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Tinnitus is hearing ringing, buzzing, or other sounds without an external cause. Patients may experience tinnitus in one or both ears or in the head.


Tinnitus affects as many as 40 million adults in the United States. It is defined as either objective or subjective. In objective tinnitus, the doctor can hear the sounds, as well as the patient. Objective tinnitus is typically caused by tumors, turbulent blood flow through malformed vessels, or by rhythmic muscular spasms. Most cases of tinnitus are subjective, which means that only the patient can hear the sounds.

Causes and symptoms

Subjective tinnitus is frequently associated with hearing loss. About 90% of patients have sensorineural hearing loss; 5% suffer from conductive hearing loss; 5% have normal hearing. The causes of subjective tinnitus include:
  • impacted ear wax
  • ear infections
  • hardening of the structures of the inner ear
  • hearing loss related to age or excessive noise
  • ototoxic medications, including aspirin, quinine, some diuretics, heavy metals, alcohol, and certain antibiotics
  • meniere's syndrome
  • head trauma
  • systemic diseases, including syphilis, hypertension, anemia, or hypothyroidism
  • tumors of the ear


Diagnosis of tinnitus includes a physical examination of the patient's head and neck. The doctor will use an otoscope to examine the ears for wax, infection, or structural changes. He or she will also use a stethoscope to listen to the blood vessels in the neck. Additional tests may include the following:

Tuning fork tests

The Rinne and Weber tests are commonly used to evaluate the type and severity of hearing loss. In the Weber test, the doctor holds a tuning fork against the patient's forehead or front teeth. If the hearing loss is sensorineural, the sound radiates to the ear with better hearing; if the hearing loss is conductive, the sound will be louder in the damaged ear. In the Rinne test, the tuning fork is placed alternately on the mastoid bone (behind the ear) and in front of the ear. In conductive hearing loss, bone conduction (BC) is greater than air conduction (AC). In sensorineural hearing loss, AC is greater than BC.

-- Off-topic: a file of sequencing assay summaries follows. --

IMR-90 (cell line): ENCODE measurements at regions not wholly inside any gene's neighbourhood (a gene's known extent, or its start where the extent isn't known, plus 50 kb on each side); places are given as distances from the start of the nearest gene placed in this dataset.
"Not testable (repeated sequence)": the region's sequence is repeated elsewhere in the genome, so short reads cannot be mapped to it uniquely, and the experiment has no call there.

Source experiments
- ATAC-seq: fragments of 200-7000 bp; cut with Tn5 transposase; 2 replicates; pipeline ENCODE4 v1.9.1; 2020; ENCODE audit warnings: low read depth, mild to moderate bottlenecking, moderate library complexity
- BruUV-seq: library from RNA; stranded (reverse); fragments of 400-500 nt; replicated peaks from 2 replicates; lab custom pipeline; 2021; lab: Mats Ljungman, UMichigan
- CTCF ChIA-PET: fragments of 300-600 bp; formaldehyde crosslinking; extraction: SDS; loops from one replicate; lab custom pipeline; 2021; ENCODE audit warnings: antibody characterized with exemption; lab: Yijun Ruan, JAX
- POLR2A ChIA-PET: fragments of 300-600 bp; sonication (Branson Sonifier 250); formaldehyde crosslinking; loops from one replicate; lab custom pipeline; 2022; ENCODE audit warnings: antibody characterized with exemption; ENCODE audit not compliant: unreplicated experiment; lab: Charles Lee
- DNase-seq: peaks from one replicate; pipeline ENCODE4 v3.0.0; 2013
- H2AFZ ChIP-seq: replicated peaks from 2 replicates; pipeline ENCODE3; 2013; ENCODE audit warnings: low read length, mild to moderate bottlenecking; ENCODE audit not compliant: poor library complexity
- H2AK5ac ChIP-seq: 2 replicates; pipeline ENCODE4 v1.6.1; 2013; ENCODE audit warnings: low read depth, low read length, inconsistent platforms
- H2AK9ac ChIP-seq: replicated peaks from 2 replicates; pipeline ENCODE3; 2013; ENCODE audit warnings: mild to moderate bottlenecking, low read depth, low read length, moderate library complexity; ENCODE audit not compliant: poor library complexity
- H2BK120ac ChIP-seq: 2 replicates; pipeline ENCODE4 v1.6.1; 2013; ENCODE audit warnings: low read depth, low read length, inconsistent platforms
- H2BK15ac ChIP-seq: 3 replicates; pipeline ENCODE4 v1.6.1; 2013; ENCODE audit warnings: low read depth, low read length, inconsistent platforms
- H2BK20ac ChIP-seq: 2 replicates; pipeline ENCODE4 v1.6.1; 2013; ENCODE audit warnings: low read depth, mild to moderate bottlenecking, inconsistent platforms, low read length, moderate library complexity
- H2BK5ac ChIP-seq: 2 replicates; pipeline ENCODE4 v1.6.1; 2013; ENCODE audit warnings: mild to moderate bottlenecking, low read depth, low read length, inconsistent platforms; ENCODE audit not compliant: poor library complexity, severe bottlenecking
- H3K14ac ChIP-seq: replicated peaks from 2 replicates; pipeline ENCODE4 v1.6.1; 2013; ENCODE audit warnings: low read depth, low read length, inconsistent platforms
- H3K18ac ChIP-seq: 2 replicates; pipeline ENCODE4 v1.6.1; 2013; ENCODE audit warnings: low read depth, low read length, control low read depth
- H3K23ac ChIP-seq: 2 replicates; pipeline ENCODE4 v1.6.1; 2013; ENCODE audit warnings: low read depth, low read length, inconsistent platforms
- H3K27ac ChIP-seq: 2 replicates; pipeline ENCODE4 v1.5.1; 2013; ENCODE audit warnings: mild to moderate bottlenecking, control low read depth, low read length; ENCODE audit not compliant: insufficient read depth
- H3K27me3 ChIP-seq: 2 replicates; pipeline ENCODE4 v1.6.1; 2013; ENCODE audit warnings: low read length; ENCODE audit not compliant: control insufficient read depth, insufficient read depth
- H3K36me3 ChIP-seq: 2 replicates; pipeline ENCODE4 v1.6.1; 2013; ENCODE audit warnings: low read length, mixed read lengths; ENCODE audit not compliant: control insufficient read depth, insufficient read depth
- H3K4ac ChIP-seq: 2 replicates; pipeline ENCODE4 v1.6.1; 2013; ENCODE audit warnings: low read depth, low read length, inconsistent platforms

Diagnostic imaging

Magnetic resonance angiography or venography (MRA and MRV) can be used to evaluate malformations of the blood vessels. Computed tomography scans (CT scans) or magnetic resonance imaging scans (MRIs) can be used to locate tumors or abnormalities of the brain stem.

Blood tests

The doctor may order a complete blood count (CBC) with specific antibody tests to rule out syphilis or immune system disorders.


Some cases of tinnitus can be treated by removal of the underlying cause. These include surgical treatment of impacted ear wax, tumors, head injuries, or malformed blood vessels; discontinuance of ototoxic medications; and antibiotic treatment of infections.
Subjective tinnitus, especially that associated with age-related hearing loss, can be treated with hearing aids, noise generators or other masking devices, biofeedback, antidepressant medications, or lifestyle modifications (elimination of smoking, coffee, and aspirin).

Alternative treatment

A variety of alternative therapies may be helpful in the treatment of tinnitus. Dietary adjustments, including the elimination of coffee and other stimulants, may be useful, since stimulants can make tinnitus worse. In addition, reducing the amount of fat and cholesterol in the diet can help improve blood circulation to the ears. Nutritional supplementation with vitamin C, vitamin E, B vitamins, calcium, magnesium, potassium, and essential fatty acids is also recommended. Gingko (Gingko biloba) is often suggested, since it is believed to enhance circulation to the brain. Acupuncture treatments may help decrease the level of tinnitus sounds the patient hears, and constitutional homeopathic treatment may also be effective.


The prognosis depends on the cause of the tinnitus and the patient's emotional response. Most patients with subjective tinnitus do not find it seriously disturbing, but about 5% have strong negative feelings. These patients are frequently helped by instruction in relaxation techniques.



Jackler, Robert K., and Michael J. Kaplan. "Ear, Nose, & Throat." In Current Medical Diagnosis and Treatment, 1998, edited by StephenMcPhee, et al., 37th ed. Stamford: Appleton & Lange, 1997.